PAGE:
As the harassed Rostand, Freddie Fox couldn’t have been better at conveying the nervous energy, the moments of penniless despair and, ultimately, the triumphant debut of his creation. Like the central figure of any good farce, events kept conspiring to undermine him and Fox’s reactions were a pleasure to watch. There were a couple of brief moments where his, otherwise, impeccable comic timing seemed to elude him, but his was generally a performance to savour.
No such accusation could be levelled at Henry Goodman playing the renowned French actor and creator of the role of Cyrano, “Cocky” Coquelin. His comic timing and reactions were a pure masterclass and driven by his own desperations (money troubles, the compulsion to perform) Coquelin was comprehensively bought to life. Goodman is an actor who seems to be able to turn his hand to anything and never gives a poor performance. He was in his element here, especially towards the finale of the play when recreating some of the key moments of Cyrano. As far as I can see from the programme notes Goodman has not played the hero of Rostand’s play – he really should…casting directors take note!
Josie Lawrence’s turn as theatrical legend of the day, Sarah Bernhardt, was appropriately magisterial. She also played several other minor characters; these were carried out with comprehensive skill but in general I felt the production seriously underused her considerable talents. Chizzy Akudolu, however, was very good value as diva Maria who gets her comeuppance in a heavily telegraphed fall from grace allowing for that standard showbiz cliché of the understudy going on stage and winning the day.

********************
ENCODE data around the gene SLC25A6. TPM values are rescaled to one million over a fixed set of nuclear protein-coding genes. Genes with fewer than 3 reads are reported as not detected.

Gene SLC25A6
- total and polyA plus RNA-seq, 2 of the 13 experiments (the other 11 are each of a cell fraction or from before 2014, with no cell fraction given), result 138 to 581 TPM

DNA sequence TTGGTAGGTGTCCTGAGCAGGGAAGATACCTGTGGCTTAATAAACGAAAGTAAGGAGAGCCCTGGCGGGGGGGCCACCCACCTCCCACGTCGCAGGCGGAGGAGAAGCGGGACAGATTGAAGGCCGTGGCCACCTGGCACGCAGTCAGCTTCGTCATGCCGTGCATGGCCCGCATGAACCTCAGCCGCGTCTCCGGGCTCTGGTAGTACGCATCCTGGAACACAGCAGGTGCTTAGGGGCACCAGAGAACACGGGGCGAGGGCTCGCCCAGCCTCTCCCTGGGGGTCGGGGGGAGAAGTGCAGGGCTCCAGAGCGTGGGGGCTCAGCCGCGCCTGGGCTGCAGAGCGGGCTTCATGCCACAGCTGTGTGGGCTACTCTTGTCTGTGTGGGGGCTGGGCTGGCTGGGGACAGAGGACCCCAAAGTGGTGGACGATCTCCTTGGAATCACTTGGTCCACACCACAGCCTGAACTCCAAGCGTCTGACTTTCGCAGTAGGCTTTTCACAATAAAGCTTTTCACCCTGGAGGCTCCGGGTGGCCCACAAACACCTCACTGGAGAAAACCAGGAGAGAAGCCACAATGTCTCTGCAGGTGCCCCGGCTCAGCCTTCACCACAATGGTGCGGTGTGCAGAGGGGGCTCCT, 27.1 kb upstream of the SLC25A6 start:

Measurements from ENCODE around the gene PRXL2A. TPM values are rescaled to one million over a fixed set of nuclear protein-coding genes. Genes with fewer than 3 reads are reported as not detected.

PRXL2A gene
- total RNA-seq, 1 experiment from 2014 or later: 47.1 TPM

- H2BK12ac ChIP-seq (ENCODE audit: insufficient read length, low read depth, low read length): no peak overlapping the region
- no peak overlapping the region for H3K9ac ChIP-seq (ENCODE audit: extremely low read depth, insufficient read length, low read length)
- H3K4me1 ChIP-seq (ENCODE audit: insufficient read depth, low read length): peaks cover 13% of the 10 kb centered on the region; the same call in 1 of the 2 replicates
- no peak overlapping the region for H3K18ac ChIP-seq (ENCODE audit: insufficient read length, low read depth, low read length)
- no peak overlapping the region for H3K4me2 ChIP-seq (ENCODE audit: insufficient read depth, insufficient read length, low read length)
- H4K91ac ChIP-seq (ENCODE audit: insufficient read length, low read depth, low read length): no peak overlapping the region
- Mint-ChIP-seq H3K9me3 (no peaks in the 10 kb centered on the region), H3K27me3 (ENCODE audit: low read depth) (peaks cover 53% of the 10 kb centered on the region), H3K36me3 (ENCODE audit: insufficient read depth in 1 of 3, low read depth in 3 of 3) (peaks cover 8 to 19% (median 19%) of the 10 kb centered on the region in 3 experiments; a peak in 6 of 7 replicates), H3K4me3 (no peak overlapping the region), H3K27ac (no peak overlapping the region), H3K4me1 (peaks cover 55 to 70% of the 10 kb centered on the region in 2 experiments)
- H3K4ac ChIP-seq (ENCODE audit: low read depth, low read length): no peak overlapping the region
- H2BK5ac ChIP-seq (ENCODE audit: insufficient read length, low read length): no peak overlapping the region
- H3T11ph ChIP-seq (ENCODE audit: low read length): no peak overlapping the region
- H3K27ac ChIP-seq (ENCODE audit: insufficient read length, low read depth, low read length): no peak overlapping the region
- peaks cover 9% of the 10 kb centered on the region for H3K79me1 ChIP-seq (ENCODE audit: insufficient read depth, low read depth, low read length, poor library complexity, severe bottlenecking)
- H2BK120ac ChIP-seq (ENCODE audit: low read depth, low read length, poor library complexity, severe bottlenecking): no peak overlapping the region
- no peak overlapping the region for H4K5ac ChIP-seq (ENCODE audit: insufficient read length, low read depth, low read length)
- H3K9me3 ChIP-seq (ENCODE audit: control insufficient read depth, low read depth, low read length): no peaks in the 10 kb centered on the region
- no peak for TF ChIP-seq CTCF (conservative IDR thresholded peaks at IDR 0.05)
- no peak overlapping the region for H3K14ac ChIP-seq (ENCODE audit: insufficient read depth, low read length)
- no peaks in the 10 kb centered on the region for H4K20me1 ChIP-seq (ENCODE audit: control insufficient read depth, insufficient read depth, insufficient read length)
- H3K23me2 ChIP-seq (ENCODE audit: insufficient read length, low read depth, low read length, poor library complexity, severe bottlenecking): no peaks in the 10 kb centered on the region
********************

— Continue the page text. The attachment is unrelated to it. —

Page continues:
The ensemble was universally excellent playing a multitude of roles and pulling them off with aplomb. A special mention goes to Simon Gregor variously and hilariously playing a gangsterish financial backer, an extremely camp wardrobe master and best of all an outrageously “French” (shades of Clouseau) hotel receptionist. This latter scene, which started the second half, was one of the best as the action descended into pure door-slamming, trouser-dropping farce reminiscent of Feydeau; appropriate really as the master farceur himself turned up as a hotel guest. This was one of the incidental joys of the piece as various real life figures found themselves immersed in the action. Aside from the aforementioned, Bernhardt, Coquelin and Feydeau there were also appearances by Ravel, Lumière, Mèliès and even Anton Chekov.